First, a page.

The RAE defines the term craving as “an urgent and fleeting desire, usually capricious.” For many people, cravings are some of the main reasons why they can’t stick to a specific eating plan. But what are cravings made of? Are they really enemies to fight as if they were wild beasts or small pets that must be spoiled from time to time?
From its conception, the word craving already has a moral judgment: to give in to any craving, would then mean a weakness of character, a deviation or even a perversion. Cravings are related to pleasure, and therefore, with different dimensions of responsibility, guilt, or even temperance of character depending on their dominance. From this moral dimension, we mistakenly conceive food cravings as something that must be overcome, since generally, they are represented by the foods that, in a hygienic order, would be the “most forbidden”.
However, from a biological and social point of view, cravings are the perfect example of how these dimensions overlap with unclear limits in the way our body and psyche function (if it is useful to separate them).
The mechanisms by which cravings are activated in our brain are extremely complex, and some have to do with our reward systems, with our way of regulating emotions and stress, with memory, and even with neurological pathways associated with behaviors addictive. Tracing the origin of a craving, many times is equivalent to immersing in a series of physiological processes that in many cases are conditioned by psychological and sociological processes. Cravings have to do with our feeling of threat or security, with our emotional comfort, or even with the social ties of people with whom, in a given situation, we might feel a craving for a specific food.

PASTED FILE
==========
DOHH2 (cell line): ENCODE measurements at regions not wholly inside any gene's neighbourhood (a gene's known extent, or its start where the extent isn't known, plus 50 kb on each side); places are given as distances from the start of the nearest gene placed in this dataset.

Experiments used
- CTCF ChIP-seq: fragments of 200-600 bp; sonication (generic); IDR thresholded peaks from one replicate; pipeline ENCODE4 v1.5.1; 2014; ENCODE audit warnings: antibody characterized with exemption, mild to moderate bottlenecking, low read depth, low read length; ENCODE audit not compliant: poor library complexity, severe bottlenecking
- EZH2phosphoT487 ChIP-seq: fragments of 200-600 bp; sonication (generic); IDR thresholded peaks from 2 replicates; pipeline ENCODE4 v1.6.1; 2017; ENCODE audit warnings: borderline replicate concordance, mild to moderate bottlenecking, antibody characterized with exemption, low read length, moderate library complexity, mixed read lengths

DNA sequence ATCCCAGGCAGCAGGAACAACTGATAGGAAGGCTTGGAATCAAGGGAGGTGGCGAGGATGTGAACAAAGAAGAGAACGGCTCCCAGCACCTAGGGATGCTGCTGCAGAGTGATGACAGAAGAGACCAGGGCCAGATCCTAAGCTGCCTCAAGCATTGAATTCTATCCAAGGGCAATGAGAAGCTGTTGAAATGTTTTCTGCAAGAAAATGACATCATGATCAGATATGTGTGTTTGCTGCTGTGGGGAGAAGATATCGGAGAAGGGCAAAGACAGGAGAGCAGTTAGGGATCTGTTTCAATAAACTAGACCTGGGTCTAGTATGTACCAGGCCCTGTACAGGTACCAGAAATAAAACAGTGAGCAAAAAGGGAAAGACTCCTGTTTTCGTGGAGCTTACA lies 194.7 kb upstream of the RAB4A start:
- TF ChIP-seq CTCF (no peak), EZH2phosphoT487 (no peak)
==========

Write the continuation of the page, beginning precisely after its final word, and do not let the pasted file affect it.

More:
Much research has also been done on the type of foods that trigger cravings, and although it is believed that they are foods with high palatability (that is, foods rich in carbohydrates and fats), the truth is that cravings for specific foods They work in more complex ways, since in many cases the conditions of the social context, as well as the memory can activate the cravings for specific foods.
In addition, it is known that cravings can also be motivated by sleep deprivation, or by sensory stimulations. The way in which we react to cravings also has a genetic component, since the neurological and behavioral effects that they trigger in us have an individual response also depending on a multiplicity of factors.
The way in which our cravings work has been used to in a certain way, promote desirable behaviors in a specific context. In this way, for example, some non-food stores have aromas that evoke freshly baked bread or butter to stimulate the impulse of consumption of the buyers. Different investigations into the way in which cravings work seek to create behaviors that lead to well-being behaviors. The best way in which we relate to cravings is to try to remove them from a conflictive or deprivation dimension (as this causes exactly the opposite effect) and to try to put all our senses in the act of eating when the cravings are satisfied.
Food and society columnist
POINT AND HOW
Food and society columnist. Gastronaut, observant and foodie. She is a researcher in the sociology of food, and a nutritionist. She is president and founder of Funalid: Foundation for Food and Development.